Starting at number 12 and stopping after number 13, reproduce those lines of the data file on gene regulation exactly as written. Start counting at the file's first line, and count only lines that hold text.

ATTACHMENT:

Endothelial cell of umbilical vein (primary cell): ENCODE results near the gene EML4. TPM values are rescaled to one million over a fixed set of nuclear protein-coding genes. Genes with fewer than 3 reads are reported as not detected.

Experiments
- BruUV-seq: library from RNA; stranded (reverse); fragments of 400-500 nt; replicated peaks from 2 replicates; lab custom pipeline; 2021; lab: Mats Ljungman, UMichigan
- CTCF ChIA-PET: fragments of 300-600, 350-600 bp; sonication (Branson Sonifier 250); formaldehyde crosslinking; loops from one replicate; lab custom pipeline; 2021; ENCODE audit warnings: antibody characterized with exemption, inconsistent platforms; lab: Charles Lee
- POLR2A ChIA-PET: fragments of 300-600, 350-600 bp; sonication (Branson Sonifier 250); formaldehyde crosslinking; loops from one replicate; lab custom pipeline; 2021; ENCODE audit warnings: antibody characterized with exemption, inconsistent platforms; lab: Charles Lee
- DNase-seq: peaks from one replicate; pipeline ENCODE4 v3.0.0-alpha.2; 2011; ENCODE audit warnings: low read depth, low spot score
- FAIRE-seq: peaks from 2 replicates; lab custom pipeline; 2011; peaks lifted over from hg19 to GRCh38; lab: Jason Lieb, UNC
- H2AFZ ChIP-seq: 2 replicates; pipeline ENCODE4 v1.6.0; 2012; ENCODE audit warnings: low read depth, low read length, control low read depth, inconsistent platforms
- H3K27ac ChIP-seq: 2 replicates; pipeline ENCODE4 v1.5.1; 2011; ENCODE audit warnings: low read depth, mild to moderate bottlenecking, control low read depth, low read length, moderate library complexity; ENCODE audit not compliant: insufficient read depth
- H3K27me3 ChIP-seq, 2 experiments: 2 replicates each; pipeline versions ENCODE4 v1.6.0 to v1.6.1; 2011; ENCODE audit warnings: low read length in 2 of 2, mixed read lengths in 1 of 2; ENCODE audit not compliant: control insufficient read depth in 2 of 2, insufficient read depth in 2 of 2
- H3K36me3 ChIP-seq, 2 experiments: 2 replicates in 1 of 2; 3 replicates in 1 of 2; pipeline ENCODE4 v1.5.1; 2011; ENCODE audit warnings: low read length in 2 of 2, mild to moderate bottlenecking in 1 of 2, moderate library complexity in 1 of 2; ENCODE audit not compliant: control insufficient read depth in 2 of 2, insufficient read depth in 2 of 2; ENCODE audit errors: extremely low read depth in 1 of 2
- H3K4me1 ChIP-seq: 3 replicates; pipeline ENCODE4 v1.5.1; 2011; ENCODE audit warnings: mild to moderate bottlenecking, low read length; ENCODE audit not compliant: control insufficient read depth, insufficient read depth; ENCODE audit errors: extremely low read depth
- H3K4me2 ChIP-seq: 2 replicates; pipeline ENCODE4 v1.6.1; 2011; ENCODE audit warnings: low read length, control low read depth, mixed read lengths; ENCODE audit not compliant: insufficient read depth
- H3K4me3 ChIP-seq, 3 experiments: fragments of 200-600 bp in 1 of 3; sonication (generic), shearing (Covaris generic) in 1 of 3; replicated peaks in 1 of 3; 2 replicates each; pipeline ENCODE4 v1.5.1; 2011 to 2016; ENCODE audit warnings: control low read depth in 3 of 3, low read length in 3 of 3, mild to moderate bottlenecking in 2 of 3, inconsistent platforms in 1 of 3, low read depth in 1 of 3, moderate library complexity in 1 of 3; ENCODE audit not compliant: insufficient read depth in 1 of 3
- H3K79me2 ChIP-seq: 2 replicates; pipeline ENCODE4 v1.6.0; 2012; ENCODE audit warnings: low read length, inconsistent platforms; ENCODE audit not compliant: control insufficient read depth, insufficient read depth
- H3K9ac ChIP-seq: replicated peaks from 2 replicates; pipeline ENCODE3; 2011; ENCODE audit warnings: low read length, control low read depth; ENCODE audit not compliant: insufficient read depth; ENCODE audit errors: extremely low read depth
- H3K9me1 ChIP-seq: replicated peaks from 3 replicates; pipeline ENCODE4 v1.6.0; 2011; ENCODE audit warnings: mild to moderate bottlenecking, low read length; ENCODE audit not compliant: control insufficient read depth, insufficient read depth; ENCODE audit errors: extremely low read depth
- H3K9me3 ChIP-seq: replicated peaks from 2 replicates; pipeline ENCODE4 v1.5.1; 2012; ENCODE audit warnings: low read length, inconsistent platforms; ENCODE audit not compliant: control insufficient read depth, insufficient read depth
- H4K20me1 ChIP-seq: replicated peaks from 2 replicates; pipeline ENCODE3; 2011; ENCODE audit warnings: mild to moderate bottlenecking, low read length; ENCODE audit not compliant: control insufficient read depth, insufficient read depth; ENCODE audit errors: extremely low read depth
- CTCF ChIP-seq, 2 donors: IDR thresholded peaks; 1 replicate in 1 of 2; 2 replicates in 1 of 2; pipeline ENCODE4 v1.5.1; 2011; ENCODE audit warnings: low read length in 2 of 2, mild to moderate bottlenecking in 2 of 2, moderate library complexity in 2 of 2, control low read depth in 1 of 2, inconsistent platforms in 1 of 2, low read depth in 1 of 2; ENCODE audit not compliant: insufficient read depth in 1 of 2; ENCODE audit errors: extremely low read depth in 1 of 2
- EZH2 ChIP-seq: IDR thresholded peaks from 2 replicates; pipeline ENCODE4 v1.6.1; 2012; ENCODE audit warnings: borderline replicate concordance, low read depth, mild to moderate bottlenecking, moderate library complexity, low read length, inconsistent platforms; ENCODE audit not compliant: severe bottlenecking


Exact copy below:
- H3K4me1 ChIP-seq: 3 replicates; pipeline ENCODE4 v1.5.1; 2011; ENCODE audit warnings: mild to moderate bottlenecking, low read length; ENCODE audit not compliant: control insufficient read depth, insufficient read depth; ENCODE audit errors: extremely low read depth
- H3K4me2 ChIP-seq: 2 replicates; pipeline ENCODE4 v1.6.1; 2011; ENCODE audit warnings: low read length, control low read depth, mixed read lengths; ENCODE audit not compliant: insufficient read depth